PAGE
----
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Followup with project out of town...need suggestions!

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Jeff Bonano
Followup with project out of town...need suggestions!
on Jan 5, 2010 at 2:40:49 am

OK, so recently I posted about an out of town project that I wasn't sure what to do for quotes and such. I had a chance to meet with the company on a more casual setting and of course they are interested in setting up the consultation. No problem there, I think I'm ready for that, but they made a few requests for that perfect shot that they are looking to have on this project.

...Let me step back a notch first before I get into their request and my query. This company is a professional group that specializes in "work-at-height equipment, training and services" which means they service bridges, propellers on windmills, inspect structures high up in the air...all on ropes and carabiners. They also train people on rope and sell specialized equipment for rescue missions and such...High, up in the air, like not on the ground, awesome sites for a cameraman, but birds will look at you like, "what's a camera doing way up here without wings?" type work.

Anyway, It's still up in the air (no pun intended) but they are thinking about doing some training video from the ground and up on one of those propellers. They asked me if I was up for the challenge and could shoot from a rope if they ensured my safety and helped me up there. After I took a hard swallow and got the room to stop moving, I gathered myself and said, "Sure, no problem!" And yes, I meant it when I said it. I'd love to do this!

I do think it will be loads of fun, and think I can get past any fear of falling I may have because this video business is my life. Not to mention I think I have a good potential client here...but from a business stand point...I have no clue what I'm in for when it comes to being a camera man with nothing but a dangling rope below me. Any suggestions on what I need to prepare myself for and anything I should have, harness wise, to ensure the safety of my camera equipment? They have all the rope and harness equipment for me, but for my equipment? That camera is my baby! These guys are professionals and sounded pretty confident that they will take good care of my safety so....Yeah, I don't know what to say! Haha, This is hardcore filming at it's finest. Yet honestly, I couldn't find the forum called "preparing for extreme video jobs" so I picked the one where I enjoy the feedback the most.

Skala

Here's a picture of one of their team members actually doing some work on one of these things to give you a better idea of where they want to stick me with one of their climbers.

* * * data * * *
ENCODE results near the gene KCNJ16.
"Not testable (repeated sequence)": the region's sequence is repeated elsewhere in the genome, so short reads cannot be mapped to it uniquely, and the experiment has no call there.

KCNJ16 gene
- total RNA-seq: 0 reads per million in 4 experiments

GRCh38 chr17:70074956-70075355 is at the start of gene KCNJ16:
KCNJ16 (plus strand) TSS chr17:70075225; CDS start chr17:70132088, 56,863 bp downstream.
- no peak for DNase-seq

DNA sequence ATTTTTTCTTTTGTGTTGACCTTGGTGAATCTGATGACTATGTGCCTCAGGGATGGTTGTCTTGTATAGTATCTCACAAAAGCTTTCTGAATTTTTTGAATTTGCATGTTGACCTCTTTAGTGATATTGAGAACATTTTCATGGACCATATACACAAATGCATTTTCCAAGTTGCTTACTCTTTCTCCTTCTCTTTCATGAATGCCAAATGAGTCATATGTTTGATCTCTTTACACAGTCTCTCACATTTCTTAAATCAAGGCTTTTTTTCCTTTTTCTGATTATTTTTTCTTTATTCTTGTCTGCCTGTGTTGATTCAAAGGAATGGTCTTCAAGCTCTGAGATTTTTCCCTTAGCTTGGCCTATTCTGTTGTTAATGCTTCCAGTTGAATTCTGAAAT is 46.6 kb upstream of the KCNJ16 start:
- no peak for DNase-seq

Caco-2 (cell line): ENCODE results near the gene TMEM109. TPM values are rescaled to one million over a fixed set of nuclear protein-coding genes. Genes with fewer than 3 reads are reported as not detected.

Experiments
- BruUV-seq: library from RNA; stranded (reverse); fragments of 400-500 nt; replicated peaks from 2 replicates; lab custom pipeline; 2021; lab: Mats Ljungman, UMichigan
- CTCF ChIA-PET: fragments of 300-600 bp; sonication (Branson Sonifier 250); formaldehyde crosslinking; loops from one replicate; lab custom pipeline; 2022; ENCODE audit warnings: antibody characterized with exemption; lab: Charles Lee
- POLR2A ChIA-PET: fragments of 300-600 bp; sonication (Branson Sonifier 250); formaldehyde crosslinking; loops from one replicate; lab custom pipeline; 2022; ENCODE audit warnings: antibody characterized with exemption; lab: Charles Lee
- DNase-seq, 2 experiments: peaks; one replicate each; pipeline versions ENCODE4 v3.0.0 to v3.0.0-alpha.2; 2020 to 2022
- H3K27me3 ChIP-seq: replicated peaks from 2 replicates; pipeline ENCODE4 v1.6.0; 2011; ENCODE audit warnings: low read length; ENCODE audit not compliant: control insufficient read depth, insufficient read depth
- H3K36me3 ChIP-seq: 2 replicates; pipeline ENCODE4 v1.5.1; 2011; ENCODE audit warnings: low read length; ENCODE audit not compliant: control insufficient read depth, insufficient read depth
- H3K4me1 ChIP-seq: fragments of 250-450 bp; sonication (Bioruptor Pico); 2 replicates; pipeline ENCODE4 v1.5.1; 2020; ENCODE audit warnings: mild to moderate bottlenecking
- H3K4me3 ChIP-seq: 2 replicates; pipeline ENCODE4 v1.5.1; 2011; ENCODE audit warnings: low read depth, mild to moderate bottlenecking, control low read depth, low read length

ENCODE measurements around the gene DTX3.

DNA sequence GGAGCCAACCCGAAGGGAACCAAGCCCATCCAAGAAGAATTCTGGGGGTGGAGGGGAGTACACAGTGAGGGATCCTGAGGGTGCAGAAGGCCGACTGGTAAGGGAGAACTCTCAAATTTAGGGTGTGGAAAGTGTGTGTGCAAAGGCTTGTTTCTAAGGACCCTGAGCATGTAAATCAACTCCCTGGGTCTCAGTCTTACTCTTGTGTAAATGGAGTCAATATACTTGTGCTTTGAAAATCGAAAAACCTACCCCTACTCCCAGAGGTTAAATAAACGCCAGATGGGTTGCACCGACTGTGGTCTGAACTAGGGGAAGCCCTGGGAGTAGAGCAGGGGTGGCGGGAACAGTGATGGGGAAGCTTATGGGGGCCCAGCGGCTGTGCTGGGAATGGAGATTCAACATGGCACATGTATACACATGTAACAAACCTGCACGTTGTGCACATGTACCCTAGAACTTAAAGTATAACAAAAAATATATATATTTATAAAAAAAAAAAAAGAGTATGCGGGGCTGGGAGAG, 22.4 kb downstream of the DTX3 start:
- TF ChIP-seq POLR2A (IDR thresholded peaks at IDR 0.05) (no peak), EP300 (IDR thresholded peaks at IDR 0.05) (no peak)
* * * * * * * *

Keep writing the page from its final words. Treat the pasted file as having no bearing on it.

Jeff Bonano
http://www.bonanoproductions.com

"I want to have a cool quote at the bottom of my signature, just like everyone else on the cow forum!" -Jeff Bonano


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Simon Stutts
Re: Followup with project out of town...need suggestions!
on Jan 5, 2010 at 3:13:21 am

I almost threw up looking at that picture. You are a brave man, sir.


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Craig Seeman
Re: Followup with project out of town...need suggestions!
on Jan 5, 2010 at 4:08:17 am

Jeff, maybe you should contact Douglas Spotted Eagle.
http://leaders.creativecow.net/leaders/spottedeagle_douglas/
He's an aerial camera operator who's done sky diving training videos.




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Chris Blair
Re: Followup with project out of town...need suggestions!
on Jan 5, 2010 at 5:54:29 am

You might also google "helmet cam." There are specialized rigs you can rent for taping stuff like this from a specialized helmet cam...some of which can shoot hi-def to a dedicated hard drive that hooks to your belt and is tethered to the camera. Some even include small battery powered LCD monitors so you can view what you're shooting.

Of course, you don't have much (if any) lens control, but seeing as how I'd be holding onto my balls if I was up that high in the air, I probably wouldn't need to make any lens adjustments anyway.

Chris Blair
Magnetic Image, Inc.
Evansville, IN
http://www.videomi.com


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David Roth Weiss
Re: Followup with project out of town...need suggestions!
on Jan 5, 2010 at 5:56:16 am

Jeff,

Don't sweat the height, shooting high up in the air is really no big deal... it's the ground that will kill you.

And, just remember the old adage from those shooting at sea, one hand for you, one hand for your camera, and one hand for the boat... (you do have three hands, right?)

In all seriousness, make certain the company names you as an insured on their insurance policy, and provides equipment coverage for your equipment?

Good luck,
David



David Roth Weiss
Director/Editor/Colorist
David Weiss Productions, Inc.
Los Angeles

POST-PRODUCTION WITHOUT THE USUAL INSANITY ™


A forum host of Creative COW's Apple Final Cut Pro, Business & Marketing, Indie Film & Documentary, and Film History & Appreciations forums.


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Nick Griffin
Re: Followup with project out of town...need suggestions!
on Jan 5, 2010 at 2:38:41 pm

[David Roth Weiss] "make certain the company names you as an insured on their insurance policy"

AND... this kind of work should pay MUCH better than both feet on the ground shooting. I have little doubt that this company charges a premium for "working at height" so you should too.

As to use of a helmet-cam, they work well in sky diving because you are able to "fly" toward, away and beside your fellow sky divers. It's basically just a wide shot that you control with your proximity to the subject. While this may work for one or more scenes in your video it's unlikely to be sufficient for the complete narrative. And because you're not sky diving you probably don't want to be "flying" to and from your subject.


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Ron Lindeboom
Re: Followup with project out of town...need suggestions!
on Jan 5, 2010 at 2:52:47 pm

[Jeff Bonano] "Yet honestly, I couldn't find the forum called "preparing for extreme video jobs""


Jeff,

Don't be lazy...it is right here, where you expected it, listed under Preparing for Extreme Video Jobs.

;o)